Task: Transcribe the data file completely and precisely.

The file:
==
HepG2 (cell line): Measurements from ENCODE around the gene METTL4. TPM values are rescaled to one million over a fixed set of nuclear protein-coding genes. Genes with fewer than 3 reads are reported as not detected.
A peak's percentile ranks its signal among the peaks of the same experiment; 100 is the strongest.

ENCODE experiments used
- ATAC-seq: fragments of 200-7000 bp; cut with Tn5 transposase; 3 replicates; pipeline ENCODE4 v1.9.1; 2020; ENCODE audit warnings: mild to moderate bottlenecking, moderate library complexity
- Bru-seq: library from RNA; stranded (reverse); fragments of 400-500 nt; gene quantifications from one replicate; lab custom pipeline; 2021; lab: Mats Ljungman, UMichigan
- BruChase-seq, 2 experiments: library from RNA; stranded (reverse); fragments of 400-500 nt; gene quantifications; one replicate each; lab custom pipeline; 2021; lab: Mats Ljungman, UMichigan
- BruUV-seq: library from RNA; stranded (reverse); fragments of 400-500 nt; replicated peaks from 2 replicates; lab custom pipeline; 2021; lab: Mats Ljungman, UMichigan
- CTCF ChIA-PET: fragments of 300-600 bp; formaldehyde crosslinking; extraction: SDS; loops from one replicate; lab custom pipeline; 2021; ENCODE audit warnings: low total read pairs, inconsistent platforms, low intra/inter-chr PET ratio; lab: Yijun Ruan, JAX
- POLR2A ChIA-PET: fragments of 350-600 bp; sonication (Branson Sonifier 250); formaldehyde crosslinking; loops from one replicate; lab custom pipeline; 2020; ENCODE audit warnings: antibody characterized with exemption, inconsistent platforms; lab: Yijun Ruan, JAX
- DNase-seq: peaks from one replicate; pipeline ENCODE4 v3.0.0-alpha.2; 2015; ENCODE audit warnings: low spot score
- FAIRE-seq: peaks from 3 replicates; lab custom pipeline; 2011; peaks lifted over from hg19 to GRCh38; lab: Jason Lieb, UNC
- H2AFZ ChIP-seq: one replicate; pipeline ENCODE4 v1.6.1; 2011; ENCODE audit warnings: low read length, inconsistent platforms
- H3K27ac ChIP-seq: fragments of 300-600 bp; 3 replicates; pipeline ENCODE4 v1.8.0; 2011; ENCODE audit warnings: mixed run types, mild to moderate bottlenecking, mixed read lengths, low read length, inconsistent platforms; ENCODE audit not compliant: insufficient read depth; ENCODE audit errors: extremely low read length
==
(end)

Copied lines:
HepG2 (cell line): Measurements from ENCODE around the gene METTL4. TPM values are rescaled to one million over a fixed set of nuclear protein-coding genes. Genes with fewer than 3 reads are reported as not detected.
A peak's percentile ranks its signal among the peaks of the same experiment; 100 is the strongest.

ENCODE experiments used
- ATAC-seq: fragments of 200-7000 bp; cut with Tn5 transposase; 3 replicates; pipeline ENCODE4 v1.9.1; 2020; ENCODE audit warnings: mild to moderate bottlenecking, moderate library complexity
- Bru-seq: library from RNA; stranded (reverse); fragments of 400-500 nt; gene quantifications from one replicate; lab custom pipeline; 2021; lab: Mats Ljungman, UMichigan
- BruChase-seq, 2 experiments: library from RNA; stranded (reverse); fragments of 400-500 nt; gene quantifications; one replicate each; lab custom pipeline; 2021; lab: Mats Ljungman, UMichigan
- BruUV-seq: library from RNA; stranded (reverse); fragments of 400-500 nt; replicated peaks from 2 replicates; lab custom pipeline; 2021; lab: Mats Ljungman, UMichigan
- CTCF ChIA-PET: fragments of 300-600 bp; formaldehyde crosslinking; extraction: SDS; loops from one replicate; lab custom pipeline; 2021; ENCODE audit warnings: low total read pairs, inconsistent platforms, low intra/inter-chr PET ratio; lab: Yijun Ruan, JAX
- POLR2A ChIA-PET: fragments of 350-600 bp; sonication (Branson Sonifier 250); formaldehyde crosslinking; loops from one replicate; lab custom pipeline; 2020; ENCODE audit warnings: antibody characterized with exemption, inconsistent platforms; lab: Yijun Ruan, JAX
- DNase-seq: peaks from one replicate; pipeline ENCODE4 v3.0.0-alpha.2; 2015; ENCODE audit warnings: low spot score
- FAIRE-seq: peaks from 3 replicates; lab custom pipeline; 2011; peaks lifted over from hg19 to GRCh38; lab: Jason Lieb, UNC
- H2AFZ ChIP-seq: one replicate; pipeline ENCODE4 v1.6.1; 2011; ENCODE audit warnings: low read length, inconsistent platforms
- H3K27ac ChIP-seq: fragments of 300-600 bp; 3 replicates; pipeline ENCODE4 v1.8.0; 2011; ENCODE audit warnings: mixed run types, mild to moderate bottlenecking, mixed read lengths, low read length, inconsistent platforms; ENCODE audit not compliant: insufficient read depth; ENCODE audit errors: extremely low read length